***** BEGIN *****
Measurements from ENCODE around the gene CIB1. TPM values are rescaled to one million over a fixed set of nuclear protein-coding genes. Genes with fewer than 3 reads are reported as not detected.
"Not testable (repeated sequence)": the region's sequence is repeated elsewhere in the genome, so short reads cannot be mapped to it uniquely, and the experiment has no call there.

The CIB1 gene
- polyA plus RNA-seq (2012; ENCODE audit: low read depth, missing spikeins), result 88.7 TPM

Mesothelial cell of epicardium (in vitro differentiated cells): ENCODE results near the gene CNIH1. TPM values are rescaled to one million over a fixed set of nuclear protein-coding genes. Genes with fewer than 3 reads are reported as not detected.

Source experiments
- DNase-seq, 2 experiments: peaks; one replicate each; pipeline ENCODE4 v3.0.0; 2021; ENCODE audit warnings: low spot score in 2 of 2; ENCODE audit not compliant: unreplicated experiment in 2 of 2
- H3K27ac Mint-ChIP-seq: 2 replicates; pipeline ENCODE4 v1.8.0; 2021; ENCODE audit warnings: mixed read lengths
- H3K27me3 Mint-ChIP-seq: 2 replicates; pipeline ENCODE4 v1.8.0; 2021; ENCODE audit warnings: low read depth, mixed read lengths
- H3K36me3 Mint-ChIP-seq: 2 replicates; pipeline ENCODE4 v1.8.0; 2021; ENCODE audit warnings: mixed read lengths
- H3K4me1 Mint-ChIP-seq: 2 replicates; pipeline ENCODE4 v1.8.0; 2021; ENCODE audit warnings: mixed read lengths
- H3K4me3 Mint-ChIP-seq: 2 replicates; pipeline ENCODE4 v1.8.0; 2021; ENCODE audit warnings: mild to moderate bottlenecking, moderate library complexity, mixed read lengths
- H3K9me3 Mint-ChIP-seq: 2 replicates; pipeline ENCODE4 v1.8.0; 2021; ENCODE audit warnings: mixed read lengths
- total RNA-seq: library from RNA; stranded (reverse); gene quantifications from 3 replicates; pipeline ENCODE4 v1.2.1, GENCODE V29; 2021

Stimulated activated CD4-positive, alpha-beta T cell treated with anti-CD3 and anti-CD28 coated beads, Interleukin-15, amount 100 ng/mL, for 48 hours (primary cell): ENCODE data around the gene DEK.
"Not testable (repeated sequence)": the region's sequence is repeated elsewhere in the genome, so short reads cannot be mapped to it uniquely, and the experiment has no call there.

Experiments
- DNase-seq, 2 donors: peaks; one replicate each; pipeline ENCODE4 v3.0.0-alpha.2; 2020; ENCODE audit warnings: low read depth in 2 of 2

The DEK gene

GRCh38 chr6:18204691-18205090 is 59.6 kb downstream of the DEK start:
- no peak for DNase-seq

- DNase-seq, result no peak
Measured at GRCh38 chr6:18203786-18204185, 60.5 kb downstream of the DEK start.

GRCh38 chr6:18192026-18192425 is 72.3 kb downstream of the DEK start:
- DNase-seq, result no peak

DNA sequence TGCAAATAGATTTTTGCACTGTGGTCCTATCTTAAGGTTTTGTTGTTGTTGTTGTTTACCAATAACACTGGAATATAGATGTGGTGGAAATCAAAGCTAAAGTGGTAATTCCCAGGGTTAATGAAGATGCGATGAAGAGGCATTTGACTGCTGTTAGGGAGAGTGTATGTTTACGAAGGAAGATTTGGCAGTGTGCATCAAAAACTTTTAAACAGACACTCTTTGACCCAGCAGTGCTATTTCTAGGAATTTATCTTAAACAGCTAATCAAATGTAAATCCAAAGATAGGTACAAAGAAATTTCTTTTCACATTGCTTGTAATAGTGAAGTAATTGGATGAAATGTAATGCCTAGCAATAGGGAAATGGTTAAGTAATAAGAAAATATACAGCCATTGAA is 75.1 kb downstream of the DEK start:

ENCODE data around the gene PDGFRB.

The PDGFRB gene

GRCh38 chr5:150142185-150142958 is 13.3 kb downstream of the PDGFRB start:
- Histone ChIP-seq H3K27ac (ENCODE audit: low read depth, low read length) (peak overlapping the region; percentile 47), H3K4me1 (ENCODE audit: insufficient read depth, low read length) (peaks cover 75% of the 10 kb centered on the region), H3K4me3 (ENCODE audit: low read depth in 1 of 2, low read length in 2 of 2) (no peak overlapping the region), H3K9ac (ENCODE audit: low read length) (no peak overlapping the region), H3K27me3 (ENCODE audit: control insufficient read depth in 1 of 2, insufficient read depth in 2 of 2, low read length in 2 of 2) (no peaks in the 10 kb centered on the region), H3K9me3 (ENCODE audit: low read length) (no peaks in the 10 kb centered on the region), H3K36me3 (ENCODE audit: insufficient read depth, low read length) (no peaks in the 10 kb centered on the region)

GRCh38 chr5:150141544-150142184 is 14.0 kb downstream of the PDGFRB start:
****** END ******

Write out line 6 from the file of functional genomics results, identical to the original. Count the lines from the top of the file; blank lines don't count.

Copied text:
Source experiments